best AR

dobieman0690dobieman0690 Member Posts: 148 ✭✭✭
edited October 2003 in Ask the Experts
I have a chance to buy a bushmaster varmiter or a red rock 223 for about the same price and was wondering which would be the best one to buy. i plan to use this to shoot 40 -50 gr bullets thanks


  • gunner8479gunner8479 Member Posts: 120 ✭✭✭
    edited November -1
    In my opinion, I'd go with Bushmaster just because they have a good track record. Bushmaster has been around for quite some time and I've heard very few minor problems with their rifles and this was many years ago. Lately, I haven't experienced or heard anything negative about Bushmaster rifles.[:)]

  • cbxjeffcbxjeff Member Posts: 14,549 ✭✭✭
    edited November -1
    I've had my Bushmaster for about 4 years. No problems at all with it. I wish I could say that for everything I buy!

    cbxjeffIt's too late for me, save yourself.
    It's too late for me, save yourself.
  • gap1916gap1916 Member Posts: 4,977
    edited November -1
    Bushmaster, Bushmaster, Bushmaster. Did I mention Bushmaster. My 2 cents. [8D]

  • ohioghogohioghog Member Posts: 1,075 ✭✭✭✭
    edited November -1
    yes. bushmaster. had no probs with mine.
  • jujujuju Member Posts: 6,321
    edited November -1
    Did anybody say BUSHMASTER?

    JuJu (who loves his)
  • chuckchuck Member Posts: 4,911
    edited November -1
    BUSH-MASTER, Turn that around it spells MASTER- BUSH. Our President, and I am going to leave it at that.
  • jujujuju Member Posts: 6,321
    edited November -1
    chuck, if you tiurn it around it says:


    Must be some secret code[;)]

    JuJu(who maybe just found his new tag line)
  • fort_knoxfort_knox Member Posts: 263 ✭✭✭
    edited November -1
    Ordinarily, I would say this is a "no-brainer", and say Bushmaster.

    Since you said you were going to be using .223 w/40-50 gr. projectiles; I would say maybe not!

    The reason I say that is because I am not familiar with the twist-rate on either of these models.

    A 40-50 grain projectile lends itself better to a slower rate of twist. Ideally, you would be looking at a 1:12 twist-rate for these light projectiles.

    Most AR type rifles are being made available in a 1:9 twist. This is too fast for that light of a projectile.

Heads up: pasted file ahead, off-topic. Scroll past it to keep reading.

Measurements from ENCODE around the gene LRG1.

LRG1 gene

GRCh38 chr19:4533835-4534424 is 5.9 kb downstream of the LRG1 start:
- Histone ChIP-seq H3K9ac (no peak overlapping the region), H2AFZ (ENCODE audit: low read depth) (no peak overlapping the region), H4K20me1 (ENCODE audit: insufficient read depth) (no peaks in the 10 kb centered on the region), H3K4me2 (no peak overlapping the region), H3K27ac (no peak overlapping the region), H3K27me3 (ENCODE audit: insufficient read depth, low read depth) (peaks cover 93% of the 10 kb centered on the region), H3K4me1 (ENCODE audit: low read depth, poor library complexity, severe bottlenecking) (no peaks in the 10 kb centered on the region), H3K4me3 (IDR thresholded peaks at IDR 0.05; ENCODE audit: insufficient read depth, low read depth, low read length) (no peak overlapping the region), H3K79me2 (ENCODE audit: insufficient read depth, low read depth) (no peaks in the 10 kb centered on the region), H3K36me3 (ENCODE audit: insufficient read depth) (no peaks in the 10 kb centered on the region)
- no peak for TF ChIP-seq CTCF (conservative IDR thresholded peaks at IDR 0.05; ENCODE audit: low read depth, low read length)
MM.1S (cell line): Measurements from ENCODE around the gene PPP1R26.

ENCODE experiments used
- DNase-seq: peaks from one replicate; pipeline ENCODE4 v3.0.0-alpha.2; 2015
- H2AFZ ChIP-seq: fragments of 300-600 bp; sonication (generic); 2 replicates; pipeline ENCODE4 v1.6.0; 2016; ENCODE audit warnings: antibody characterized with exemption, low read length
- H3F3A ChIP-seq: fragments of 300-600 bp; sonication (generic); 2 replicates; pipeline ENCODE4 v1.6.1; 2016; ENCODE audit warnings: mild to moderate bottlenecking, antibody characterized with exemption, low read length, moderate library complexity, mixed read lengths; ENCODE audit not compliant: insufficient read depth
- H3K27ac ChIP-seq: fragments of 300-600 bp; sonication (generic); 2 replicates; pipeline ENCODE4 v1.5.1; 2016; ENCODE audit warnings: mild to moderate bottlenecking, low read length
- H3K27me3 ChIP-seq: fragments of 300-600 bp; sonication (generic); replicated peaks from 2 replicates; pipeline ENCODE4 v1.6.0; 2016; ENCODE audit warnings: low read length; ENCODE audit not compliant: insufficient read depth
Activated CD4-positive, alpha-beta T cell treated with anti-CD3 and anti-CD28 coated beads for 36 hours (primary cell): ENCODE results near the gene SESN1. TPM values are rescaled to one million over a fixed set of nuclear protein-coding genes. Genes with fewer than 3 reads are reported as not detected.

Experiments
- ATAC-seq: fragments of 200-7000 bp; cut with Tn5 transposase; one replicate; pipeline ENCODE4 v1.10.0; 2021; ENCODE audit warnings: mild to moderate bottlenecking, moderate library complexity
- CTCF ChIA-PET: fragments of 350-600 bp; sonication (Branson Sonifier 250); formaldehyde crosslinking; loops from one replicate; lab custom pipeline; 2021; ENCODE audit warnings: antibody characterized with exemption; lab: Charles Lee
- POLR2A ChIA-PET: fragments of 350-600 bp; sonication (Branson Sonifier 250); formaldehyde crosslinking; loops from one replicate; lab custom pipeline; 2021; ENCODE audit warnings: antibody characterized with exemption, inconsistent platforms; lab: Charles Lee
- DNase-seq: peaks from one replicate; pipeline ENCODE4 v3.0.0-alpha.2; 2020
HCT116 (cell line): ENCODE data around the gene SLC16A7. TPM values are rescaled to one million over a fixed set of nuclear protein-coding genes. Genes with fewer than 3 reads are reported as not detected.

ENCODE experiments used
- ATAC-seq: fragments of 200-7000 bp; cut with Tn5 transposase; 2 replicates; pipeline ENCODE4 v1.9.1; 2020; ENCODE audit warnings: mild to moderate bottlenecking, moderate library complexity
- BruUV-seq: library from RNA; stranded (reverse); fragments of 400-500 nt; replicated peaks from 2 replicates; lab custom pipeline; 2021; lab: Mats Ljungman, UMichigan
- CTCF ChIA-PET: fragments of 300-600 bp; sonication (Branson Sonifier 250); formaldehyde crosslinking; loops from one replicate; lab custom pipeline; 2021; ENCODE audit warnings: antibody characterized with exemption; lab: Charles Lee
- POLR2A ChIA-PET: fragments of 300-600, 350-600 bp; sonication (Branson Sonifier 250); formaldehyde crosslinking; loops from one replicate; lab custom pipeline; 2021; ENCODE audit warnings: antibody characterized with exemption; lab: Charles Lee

The original military configuration for AR-15/M-16's was for a 55 gr. projectile, and thus a 1:12 twist.

    The current standard (A2) is in a 1:9 twist for the heavier 62 gr. projectile.

    I am not familiar with the "red rock". I have a Bushmaster...and some other AR's.

    I shot prairie dogs w/my 1:9 twist Bushmaster and didn't do very well. I would like to blame it all on the inappropriate twist rate for the light ballistic tip projectiles I was using, but know that isn't entirely true.

    The 1:9 is better than the 1:7 I have heard exists, and the 1:9 is a happy medium...but I think the 1:12 is what you need if the 40-50's are what you are going to be using.

    Over-stabilization can occur! Faster twist is not always better. Look up "over-stabilization" and you will see what I am talking about...do a search on "Google".

    So, I would definetly look for quality in the rifle, but also consider it's suitability for your application.
  • MarksmenMarksmen Member Posts: 689 ✭✭✭✭
    edited November -1
    Get the evil Bushmaster!!
  • JacobiteJacobite Member Posts: 5 ✭✭
    edited November -1
    Bushmaster. Being a varmit model it may have a slower twist than 1:9 Most A2's have 1:9 and do fine with 55 grain bullets not as goot as a 1:12 but good enough. My M4 has the 1:7 that is what the Gov. specs to stabilize the 62 grain bullets. Regardless bushmaster is a Gov. contractor and their rifles are built to Gov. specs. Rebarraling it to a custom barrel should you need to will be no trouble. Never heard of Red Rock, sure you don't meen Rock River?
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